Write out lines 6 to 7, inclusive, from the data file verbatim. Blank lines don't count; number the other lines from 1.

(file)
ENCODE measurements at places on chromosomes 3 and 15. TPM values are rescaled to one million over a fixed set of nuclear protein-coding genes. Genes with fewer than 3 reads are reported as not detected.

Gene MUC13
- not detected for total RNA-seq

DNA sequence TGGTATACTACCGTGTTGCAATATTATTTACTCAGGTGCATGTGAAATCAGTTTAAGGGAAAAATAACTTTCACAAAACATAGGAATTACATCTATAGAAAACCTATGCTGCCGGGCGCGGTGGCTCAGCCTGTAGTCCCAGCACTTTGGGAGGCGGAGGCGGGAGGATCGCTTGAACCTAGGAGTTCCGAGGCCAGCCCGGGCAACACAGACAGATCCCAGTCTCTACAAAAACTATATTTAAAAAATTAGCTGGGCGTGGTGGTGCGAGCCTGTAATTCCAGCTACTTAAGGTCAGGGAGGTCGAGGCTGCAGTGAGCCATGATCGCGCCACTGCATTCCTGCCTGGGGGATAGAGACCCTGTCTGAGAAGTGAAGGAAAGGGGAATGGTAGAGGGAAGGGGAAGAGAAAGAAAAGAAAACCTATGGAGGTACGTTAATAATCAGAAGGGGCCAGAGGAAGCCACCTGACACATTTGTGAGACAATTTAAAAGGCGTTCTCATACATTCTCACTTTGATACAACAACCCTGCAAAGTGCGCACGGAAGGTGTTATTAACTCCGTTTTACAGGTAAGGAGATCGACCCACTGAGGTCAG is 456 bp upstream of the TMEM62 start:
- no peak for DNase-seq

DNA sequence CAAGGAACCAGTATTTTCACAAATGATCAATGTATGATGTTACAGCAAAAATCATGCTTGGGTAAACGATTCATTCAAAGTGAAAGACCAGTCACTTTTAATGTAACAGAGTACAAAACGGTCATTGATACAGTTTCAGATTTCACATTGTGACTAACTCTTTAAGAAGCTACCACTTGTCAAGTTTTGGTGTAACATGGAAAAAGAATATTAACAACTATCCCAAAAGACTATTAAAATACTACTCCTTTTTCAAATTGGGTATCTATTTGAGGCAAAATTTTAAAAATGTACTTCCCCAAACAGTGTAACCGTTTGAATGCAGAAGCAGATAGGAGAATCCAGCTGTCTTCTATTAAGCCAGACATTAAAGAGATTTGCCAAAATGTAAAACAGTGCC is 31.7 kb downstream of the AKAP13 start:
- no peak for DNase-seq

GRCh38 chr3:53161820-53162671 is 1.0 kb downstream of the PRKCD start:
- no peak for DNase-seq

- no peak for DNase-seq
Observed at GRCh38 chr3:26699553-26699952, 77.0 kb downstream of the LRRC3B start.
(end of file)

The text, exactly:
DNA sequence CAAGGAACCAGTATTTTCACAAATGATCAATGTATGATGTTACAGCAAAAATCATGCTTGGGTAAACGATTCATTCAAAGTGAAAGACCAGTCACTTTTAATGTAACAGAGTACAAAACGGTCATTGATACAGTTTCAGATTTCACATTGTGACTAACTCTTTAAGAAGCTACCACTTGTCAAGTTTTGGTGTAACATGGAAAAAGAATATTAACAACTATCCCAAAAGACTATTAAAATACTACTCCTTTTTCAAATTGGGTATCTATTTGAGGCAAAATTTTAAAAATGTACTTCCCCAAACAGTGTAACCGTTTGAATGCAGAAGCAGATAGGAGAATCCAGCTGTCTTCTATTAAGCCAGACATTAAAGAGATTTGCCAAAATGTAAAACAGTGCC is 31.7 kb downstream of the AKAP13 start:
- no peak for DNase-seq